Q:when you first started how much time did you spend on your work? i've been meaning to draw at least one thing every day but it's hard to stay motivated
When I first started posting drawings here I was unemployed, so it was much easier to spend a long time on drawings if I wanted to. It varied quite a lot, but I made a commitment to get one idea down on paper a day and spent as long as it took to make that work.
It’s really hard to stay motivated, I haven’t been posting daily drawings here for a while now. I do keep meaning to get back to it, but I’ve been working every day on other things. I read about a great productivity technique that Jerry Seinfeld recommended to a young comedian which really helps with motivation…
He told me to get a big wall calendar that has a whole year on one page and hang it on a prominent wall. The next step was to get a big red magic marker.
He said for each day that I do my task of writing, I get to put a big red X over that day. “After a few days you’ll have a chain. Just keep at it and the chain will grow longer every day. You’ll like seeing that chain, especially when you get a few weeks under your belt. Your only job next is to not break the chain.”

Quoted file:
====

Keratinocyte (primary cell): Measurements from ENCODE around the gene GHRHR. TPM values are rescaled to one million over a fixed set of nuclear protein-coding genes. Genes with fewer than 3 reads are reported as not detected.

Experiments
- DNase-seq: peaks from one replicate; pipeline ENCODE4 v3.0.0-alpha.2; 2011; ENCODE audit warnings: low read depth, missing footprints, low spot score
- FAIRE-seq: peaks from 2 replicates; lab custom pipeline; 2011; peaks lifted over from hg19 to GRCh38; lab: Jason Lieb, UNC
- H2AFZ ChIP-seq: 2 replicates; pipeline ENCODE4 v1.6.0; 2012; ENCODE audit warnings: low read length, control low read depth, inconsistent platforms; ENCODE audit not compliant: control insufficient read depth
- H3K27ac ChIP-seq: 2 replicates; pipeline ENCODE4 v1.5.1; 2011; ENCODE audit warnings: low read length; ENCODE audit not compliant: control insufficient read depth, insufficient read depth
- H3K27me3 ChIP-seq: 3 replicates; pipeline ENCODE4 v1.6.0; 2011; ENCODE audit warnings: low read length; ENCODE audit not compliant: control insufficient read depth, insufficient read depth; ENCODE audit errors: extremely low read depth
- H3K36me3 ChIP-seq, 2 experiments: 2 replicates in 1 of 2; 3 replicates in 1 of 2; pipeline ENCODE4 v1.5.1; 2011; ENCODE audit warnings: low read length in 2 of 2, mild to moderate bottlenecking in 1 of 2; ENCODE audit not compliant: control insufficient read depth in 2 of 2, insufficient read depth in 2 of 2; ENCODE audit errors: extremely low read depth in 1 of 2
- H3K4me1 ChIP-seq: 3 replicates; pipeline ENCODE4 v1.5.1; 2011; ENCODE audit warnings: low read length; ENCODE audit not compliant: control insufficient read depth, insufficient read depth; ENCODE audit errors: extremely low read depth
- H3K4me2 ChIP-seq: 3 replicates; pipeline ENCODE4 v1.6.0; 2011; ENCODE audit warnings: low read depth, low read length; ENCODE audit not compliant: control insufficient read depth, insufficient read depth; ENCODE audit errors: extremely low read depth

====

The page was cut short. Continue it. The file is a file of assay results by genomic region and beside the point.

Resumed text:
"Don’t break the chain," he said again for emphasis.
He doesn’t say anything about how long you have to spend creating in a day, or how good it has to be. Just keep that chain going and things will start slotting into place.
If you search for something like “Jerry Seinfeld productivity” you’ll find a bunch of articles and posts about that technique.
Also, I should probably promote myself and say that I have an activity book that deals with this subject called The Art of Getting Started.
You can read more about that at leecrutchley.co.uk/books
Q:What was the happiest day of your life?
I hope I can never answer this question. Being able to recall the single happiest day of my life sounds terrifying. But I’m glad I could list thousands of happy moments.
Q:What advice/comment would you tell women as a whole?
I don’t think I’m in a position to offer women as a whole any kind of advice.
This is my sheet for Lisa Currie’s Scribble Project Exhibition.
You can see this (and 140+ more) in real life at Melbourne City Library in Australia until June 28th.
Over 140 artists are involved in the exhibition, and we were all given the same blank ‘scribble sheet’ as a starting point. It’s amazing to see the different directions everyone took their sheet.
There’s a few pictures on Instagram here: #thescribbleproject
Lisa’s also put some photos of the opening night on Facebook.
You know when illustrators post a #WIP that’s a beautifully lit photo of a final piece with a pencil and organic homemade green juice in shot?
Well that is mostly bullshit.
This is what a real #WIP photo looks like.
Loads of screwed up pieces of paper with “fuck” written on them, and no final piece in sight.